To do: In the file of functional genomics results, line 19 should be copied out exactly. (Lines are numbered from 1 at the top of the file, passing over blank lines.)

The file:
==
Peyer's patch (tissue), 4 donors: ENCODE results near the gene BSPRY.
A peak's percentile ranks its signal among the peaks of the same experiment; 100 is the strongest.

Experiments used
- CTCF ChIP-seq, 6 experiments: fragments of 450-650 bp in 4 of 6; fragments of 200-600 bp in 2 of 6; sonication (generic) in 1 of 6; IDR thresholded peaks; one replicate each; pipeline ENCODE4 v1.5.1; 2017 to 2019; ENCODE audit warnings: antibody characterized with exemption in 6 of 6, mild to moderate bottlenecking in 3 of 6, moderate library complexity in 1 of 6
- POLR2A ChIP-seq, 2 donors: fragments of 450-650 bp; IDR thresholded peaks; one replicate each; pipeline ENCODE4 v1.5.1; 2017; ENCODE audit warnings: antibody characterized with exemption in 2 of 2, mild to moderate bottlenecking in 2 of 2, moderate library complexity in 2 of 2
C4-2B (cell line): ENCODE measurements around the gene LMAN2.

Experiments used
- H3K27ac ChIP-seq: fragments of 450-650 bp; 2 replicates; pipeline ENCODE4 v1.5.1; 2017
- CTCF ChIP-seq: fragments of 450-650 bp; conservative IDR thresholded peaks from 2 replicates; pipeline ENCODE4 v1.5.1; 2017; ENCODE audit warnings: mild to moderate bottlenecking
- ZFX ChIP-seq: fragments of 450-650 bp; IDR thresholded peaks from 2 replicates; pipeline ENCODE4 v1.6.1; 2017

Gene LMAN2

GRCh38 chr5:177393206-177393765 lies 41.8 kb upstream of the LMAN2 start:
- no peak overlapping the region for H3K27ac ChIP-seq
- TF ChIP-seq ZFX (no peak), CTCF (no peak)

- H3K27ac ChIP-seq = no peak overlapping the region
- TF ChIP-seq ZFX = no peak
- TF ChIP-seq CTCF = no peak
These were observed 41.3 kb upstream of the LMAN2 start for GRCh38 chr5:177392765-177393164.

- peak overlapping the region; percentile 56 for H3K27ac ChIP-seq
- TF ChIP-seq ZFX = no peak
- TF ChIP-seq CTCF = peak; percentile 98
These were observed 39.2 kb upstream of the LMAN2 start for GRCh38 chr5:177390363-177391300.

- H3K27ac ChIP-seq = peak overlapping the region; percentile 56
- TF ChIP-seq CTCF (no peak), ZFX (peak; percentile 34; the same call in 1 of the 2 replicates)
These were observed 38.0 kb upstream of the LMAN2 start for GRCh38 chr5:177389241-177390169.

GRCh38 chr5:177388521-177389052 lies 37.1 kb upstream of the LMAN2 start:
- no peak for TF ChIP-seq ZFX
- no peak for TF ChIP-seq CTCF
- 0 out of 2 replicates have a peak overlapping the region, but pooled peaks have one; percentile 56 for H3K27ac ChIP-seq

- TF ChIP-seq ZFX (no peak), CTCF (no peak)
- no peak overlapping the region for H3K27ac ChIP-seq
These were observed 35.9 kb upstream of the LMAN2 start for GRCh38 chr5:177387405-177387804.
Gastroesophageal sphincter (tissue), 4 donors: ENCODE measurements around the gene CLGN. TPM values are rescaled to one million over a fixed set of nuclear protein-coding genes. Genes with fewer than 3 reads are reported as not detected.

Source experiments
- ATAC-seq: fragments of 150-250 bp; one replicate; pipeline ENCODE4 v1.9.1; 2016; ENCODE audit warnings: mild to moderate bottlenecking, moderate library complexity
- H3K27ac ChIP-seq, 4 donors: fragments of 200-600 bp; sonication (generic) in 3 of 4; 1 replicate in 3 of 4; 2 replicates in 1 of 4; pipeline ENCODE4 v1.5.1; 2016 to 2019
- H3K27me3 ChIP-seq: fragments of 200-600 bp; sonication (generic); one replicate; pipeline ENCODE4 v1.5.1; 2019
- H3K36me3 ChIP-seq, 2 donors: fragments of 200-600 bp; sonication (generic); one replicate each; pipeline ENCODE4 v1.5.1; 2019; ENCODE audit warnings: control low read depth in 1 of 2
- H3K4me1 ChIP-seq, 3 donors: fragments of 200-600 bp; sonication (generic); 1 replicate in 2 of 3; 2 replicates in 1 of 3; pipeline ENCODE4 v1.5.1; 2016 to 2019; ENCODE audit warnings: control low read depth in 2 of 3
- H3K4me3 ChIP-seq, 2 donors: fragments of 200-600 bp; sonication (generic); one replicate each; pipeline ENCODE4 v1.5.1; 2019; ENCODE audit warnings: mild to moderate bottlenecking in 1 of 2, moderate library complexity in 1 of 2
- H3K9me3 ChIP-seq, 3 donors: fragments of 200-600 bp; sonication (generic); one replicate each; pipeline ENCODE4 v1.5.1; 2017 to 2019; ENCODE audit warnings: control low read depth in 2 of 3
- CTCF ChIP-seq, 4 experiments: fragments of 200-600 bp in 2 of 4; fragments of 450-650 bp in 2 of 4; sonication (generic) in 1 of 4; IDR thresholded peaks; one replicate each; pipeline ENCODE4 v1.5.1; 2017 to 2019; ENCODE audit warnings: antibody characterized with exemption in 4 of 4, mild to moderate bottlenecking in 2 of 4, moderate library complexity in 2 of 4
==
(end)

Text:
- peak overlapping the region; percentile 56 for H3K27ac ChIP-seq